Linking you to resources and support in the lung cancer community!
Started this discussion. Last reply by jc123 Dec 23, 2011.
Welcome to My Page! I thought I'd share a little about me, since we'll be hanging out for a while.
I have worked for Lung Cancer Alliance for over 4 years in some way or another. Before that, I spent several years working in developing countries doing child health and nutrition program work for US government projects overseas. I have a Master's degree in Public Health.
I grew up in Alexandria, VA, right outside of DC. I live in DC now. I'm a true city girl. My dad still lives in the house I grew up in. My younger brother also lives in DC.
When I was a senior in college, my mom called me to tell me that she had kidney cancer. That was a tough phone call. She had surgery and she was okay. But two years later, they found a spot on her lung. It was lung cancer, and it didn't have anything to do with her kidney cancer.
She had a lobectomy at Georgetown University. No chemo. We thought it was all over. But then a year and a half later it came back in her bones. She started chemotherapy, and when it was all over, her doctor (not at Georgetown) said that it didn't work, and there was nothing else he could do.
Luckily my mom was stubborn, so she went elsewhere and enrolled in a clinical trial. I think it was Iressa. It didn't work. She then tried taxotere. That's when she was diagnosed with breast cancer - not related to any of the others. They kept treating her with taxotere because they said they would have used it for the breast cancer anyway. Or maybe they just weren't as concerned about the breast cancer and the lung cancer was more of a threat.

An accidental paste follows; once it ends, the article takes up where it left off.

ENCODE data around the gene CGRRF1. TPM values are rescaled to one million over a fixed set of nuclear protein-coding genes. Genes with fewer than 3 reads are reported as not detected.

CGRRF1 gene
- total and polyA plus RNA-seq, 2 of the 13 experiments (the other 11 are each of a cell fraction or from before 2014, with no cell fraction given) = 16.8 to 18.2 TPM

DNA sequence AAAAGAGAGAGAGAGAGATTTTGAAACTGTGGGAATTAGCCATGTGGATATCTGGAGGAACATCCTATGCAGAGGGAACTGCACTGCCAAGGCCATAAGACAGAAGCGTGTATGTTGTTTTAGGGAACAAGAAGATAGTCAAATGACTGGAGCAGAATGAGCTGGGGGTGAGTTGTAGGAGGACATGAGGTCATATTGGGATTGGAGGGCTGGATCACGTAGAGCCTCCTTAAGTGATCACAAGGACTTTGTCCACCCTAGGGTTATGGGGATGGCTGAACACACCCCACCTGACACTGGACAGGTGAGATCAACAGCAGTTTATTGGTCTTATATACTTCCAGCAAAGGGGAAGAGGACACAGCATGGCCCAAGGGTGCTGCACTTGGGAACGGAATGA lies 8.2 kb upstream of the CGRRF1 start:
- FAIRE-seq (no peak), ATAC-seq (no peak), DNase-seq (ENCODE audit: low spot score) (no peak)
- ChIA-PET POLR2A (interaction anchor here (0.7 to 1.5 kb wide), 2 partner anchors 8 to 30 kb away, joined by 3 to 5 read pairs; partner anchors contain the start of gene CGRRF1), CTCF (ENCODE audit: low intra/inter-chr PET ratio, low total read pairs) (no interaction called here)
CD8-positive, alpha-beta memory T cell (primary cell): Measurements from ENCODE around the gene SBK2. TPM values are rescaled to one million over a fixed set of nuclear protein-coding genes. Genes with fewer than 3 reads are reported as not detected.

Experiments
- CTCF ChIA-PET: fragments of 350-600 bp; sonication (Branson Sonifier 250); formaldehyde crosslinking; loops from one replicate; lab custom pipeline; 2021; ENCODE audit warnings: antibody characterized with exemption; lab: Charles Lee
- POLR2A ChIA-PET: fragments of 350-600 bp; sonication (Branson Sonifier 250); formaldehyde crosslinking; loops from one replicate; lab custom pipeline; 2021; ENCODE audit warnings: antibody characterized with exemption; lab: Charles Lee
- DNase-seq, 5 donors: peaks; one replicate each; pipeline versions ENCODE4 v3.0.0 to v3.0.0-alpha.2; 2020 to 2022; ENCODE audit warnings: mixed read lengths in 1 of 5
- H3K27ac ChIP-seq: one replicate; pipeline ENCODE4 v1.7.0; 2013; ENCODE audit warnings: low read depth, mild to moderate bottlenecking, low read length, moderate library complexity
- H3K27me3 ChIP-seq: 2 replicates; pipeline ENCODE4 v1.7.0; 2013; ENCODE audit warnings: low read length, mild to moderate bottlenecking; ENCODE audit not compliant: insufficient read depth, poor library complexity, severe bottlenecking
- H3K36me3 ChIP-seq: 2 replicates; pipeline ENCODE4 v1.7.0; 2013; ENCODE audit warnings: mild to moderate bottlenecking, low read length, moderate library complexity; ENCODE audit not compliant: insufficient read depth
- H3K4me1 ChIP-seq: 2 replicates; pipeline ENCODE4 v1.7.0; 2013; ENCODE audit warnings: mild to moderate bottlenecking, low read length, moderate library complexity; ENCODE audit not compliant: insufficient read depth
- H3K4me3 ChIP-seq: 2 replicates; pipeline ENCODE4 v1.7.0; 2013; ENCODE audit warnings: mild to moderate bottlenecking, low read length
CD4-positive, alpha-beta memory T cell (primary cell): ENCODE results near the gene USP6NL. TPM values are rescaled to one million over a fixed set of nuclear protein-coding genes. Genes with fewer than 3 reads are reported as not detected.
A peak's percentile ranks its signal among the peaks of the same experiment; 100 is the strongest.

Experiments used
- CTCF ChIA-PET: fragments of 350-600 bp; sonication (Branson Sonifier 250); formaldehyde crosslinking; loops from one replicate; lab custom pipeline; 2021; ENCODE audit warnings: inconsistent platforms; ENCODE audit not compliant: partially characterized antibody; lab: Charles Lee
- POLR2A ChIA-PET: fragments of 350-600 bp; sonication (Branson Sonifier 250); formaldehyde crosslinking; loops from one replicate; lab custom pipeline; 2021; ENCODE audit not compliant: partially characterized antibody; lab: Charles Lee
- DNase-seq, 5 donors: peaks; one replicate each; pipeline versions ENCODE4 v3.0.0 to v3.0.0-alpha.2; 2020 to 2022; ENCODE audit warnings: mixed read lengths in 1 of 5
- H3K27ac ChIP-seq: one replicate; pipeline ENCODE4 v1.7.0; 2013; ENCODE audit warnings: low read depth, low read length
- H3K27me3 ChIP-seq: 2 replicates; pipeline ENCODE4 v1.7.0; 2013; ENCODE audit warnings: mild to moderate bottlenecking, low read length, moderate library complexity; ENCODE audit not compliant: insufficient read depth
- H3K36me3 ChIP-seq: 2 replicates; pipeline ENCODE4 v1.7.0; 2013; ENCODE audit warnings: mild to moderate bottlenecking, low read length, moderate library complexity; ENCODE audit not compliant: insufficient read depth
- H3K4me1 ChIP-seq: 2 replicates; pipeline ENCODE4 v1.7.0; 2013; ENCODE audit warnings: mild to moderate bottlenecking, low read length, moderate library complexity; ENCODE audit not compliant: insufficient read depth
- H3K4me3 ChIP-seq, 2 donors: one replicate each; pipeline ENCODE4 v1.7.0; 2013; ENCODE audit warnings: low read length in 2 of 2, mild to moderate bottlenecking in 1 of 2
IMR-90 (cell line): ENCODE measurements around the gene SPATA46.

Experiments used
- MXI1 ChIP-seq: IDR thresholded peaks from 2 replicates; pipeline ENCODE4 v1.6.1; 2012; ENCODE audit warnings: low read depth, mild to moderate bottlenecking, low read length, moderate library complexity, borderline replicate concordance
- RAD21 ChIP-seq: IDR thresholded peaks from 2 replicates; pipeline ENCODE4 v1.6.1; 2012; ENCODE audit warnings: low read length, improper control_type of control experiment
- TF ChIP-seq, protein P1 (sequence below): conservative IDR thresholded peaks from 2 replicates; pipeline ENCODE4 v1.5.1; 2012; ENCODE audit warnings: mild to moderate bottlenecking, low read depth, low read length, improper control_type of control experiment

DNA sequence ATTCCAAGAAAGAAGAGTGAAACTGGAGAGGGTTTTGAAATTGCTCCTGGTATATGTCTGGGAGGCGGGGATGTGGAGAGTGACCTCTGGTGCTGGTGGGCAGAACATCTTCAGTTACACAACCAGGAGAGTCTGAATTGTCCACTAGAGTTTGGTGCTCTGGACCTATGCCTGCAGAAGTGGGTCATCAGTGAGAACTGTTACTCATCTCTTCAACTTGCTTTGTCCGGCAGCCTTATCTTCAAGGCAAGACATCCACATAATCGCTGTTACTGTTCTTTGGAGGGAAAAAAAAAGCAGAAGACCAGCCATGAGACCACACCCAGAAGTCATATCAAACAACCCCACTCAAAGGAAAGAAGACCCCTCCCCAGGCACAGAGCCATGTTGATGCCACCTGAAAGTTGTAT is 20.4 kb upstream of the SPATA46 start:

A year later, she was diagnosed with a rare form of breast cancer - inflammatory breast cancer. She had a double-mastectomy. We were able to bring her home for 24 hours and then had to take her back the hospital with the help of hospice. She passed away, comfortable, and surrounded by tons of family and friends 24 hours later.
During those years, I spent a lot of time as her primary caregiver. I also went to a cancer support group for patients and caregivers and learned a lot from their experiences.
For the past few years, I've done volunteer work for an organization called the Wendt Center for Loss and Healing. They do a camp every Summer for kids who have been through a traumatic loss. The kids are paired up with an adult "buddy" who is with them all weekend. Their "buddy" has gone through the same type of loss that they went through, so my first year, I was matched with an 8 year old girl whose mom had died of colon cancer. It was really helpful to her to see that I too had lost my mom to cancer and I was okay. So she will be too! I think it's helpful for anyone who loses a loved one to illness will be okay. Sometimes it's hard to believe that. Through my experience with The Wendt Center, I've learned a lot about the grief process.
In my free time, I have far too many hobbies. I love to travel, I love cooking and photography, and I take far too many classes.
My mom was a landscape designer, and I try to help my dad maintain her beautiful garden. I'm glad he's still in the same house, because when I'm gardening, I always feel like she's right there next to me.
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